What do physiological transporters aka drug transporters and bus services have in common?
Networks, hubs, defined load capacities and probably defined turnaround times.
When we travel by bus, we have timetables, designated stops and hubs or stations where we can connect with the next bus to go to wherever we’re going.
Seemingly the physiological transporters operate similarly. Most nutrients have one or more designated transporters that will carry them from the gastrointestinal tract to the epithelium (gut wall) where they change transporters to travel to their next destination (liver, kidney, elsewhere), and once they are ready to depart that site then another transporter typically carries them to their next site.
What we still don’t know includes -
- What is the maximum capacity of each transporter? For example, we know that the Sodium Vitamin C Transporter 1 that transfers vitamin C out of the gut, has a maximum capacity of about 500 mg. That effectively means that if a person takes a 1,000 mg tab vitamin C then the first 500 mg hops on the transporter and the remainder passes out in the pooh.
- How long does it take for the transporter to carry the nutrient or substrate from the gut to the epithelium hub/station? For example, we know it takes about an hour for most of the metformin dose to travel from gut, via liver to kidney.
- How long does it take for the transporter to return to its starting point ready for its next load? For example, in order to maximize the absorption of 1,000 mg vitamin C it should be administered as 2 x 500 mg doses however what is the minimum period of time until the transporters are back at the starting site and ready for their next load?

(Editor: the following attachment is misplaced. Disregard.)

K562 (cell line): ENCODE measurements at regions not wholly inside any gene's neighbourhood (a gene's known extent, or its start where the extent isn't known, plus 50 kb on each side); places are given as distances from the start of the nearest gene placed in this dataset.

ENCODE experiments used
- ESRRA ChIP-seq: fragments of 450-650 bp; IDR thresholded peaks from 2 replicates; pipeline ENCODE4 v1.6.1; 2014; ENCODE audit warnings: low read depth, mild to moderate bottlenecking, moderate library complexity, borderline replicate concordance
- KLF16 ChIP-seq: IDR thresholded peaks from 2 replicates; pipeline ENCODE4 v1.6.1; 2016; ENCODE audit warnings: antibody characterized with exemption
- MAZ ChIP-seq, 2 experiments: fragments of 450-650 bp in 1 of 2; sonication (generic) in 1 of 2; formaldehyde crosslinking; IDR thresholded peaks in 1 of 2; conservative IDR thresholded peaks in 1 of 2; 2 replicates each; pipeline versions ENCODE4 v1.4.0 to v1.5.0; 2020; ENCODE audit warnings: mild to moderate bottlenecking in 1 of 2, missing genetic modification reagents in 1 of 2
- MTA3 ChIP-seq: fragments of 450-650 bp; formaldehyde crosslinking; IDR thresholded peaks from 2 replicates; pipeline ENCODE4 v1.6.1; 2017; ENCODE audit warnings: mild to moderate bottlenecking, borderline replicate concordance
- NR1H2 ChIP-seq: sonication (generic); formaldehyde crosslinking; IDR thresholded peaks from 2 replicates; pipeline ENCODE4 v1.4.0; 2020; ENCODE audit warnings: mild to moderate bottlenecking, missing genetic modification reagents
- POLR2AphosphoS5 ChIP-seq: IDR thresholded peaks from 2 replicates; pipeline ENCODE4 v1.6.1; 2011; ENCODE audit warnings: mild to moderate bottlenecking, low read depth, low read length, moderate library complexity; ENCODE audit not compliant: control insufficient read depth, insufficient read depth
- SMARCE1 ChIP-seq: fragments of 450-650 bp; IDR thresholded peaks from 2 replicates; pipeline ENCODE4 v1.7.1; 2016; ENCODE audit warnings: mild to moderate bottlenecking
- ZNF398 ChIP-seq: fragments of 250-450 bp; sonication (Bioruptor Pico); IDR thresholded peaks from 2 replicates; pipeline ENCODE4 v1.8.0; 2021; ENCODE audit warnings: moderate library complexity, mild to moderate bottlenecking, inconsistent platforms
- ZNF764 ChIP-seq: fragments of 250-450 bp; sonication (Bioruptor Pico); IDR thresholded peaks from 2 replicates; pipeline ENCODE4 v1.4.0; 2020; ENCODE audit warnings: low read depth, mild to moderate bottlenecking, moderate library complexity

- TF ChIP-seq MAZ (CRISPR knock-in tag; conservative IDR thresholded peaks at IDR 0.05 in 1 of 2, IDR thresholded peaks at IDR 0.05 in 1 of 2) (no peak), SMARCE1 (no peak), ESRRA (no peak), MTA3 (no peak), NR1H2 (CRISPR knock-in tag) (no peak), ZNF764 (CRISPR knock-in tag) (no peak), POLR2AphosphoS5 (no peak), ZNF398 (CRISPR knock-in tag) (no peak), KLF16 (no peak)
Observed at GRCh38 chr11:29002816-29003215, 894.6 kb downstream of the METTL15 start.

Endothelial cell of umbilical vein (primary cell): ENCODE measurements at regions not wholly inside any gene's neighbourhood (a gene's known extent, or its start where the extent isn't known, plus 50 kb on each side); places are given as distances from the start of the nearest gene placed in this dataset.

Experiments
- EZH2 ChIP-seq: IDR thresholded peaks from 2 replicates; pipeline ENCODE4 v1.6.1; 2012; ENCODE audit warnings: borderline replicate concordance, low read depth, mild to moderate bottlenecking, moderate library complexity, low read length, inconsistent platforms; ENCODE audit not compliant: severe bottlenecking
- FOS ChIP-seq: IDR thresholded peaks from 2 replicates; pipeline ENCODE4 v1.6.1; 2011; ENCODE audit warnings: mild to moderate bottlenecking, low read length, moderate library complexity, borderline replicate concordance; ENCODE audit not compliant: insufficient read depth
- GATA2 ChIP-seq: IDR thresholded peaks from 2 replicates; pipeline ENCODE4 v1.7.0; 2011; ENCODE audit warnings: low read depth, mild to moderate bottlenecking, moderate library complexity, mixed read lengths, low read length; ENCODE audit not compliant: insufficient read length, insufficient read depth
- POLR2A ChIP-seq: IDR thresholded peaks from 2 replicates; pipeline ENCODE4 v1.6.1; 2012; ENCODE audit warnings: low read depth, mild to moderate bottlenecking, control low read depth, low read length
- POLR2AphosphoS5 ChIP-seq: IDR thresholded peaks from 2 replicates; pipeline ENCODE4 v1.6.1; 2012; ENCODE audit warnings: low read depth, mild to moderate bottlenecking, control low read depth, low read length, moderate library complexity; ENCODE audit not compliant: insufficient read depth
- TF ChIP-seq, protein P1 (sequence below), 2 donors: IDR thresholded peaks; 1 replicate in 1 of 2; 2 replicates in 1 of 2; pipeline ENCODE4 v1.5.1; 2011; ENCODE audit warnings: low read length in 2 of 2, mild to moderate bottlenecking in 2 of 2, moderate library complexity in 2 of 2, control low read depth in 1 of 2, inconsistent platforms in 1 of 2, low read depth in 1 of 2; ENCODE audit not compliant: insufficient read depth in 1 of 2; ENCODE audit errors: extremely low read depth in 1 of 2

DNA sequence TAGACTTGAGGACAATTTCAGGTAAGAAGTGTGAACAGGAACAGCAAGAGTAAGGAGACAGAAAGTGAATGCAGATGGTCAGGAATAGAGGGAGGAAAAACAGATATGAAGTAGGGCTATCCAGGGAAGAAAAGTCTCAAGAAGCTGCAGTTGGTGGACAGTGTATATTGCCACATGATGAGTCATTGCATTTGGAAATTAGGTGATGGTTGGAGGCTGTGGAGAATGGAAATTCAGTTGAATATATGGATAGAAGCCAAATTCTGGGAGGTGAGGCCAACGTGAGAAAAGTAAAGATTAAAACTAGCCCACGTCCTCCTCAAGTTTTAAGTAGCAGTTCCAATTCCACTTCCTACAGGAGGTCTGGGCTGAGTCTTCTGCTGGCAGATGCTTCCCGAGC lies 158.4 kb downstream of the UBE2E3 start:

- Does the transporter always return empty or does it “backfill” (to use a trucking term)? Two-way transporters are common between the cell wall and either inside or outside the cell for many substrates.
- What determines which transporter is chosen to carry the load to the next destination? For example, once absorbed from the gut, thiamine has a choice of transporters – OCT1 to travel to the liver, OCT2 to travel to the kidneys, OCT3 to travel to the ear, muscles, etc. What factors determine the destination, is it the frequency of service, the next transporter in the line, some other factor?
- How flexible are the transporters with the shape and size of their loads? For example, many of the thiamine transporters can carry metformin and also the toxic metal cadmium.
Drug companies are spending serious money on research into the physiological transporters so they can design drugs to access currently inaccessible bits of the body. The focus of the drug companies is on utilizing the physiological transporters, and there seems to be limited concern about the nutritional consequences of sustained utilization of these transporters.
Because most drugs are administered prior to meals to maximize drug effect, the drugs have first access to the transporters and there seems to be consequent minimal capacity available to carry the nutrients.
Where are our nutrition scientists? We need the nutrition research so that when the submissions are made to the Clinical Practice Guidelines, that the nutrition component is integrated into the care process and therefore well-managed.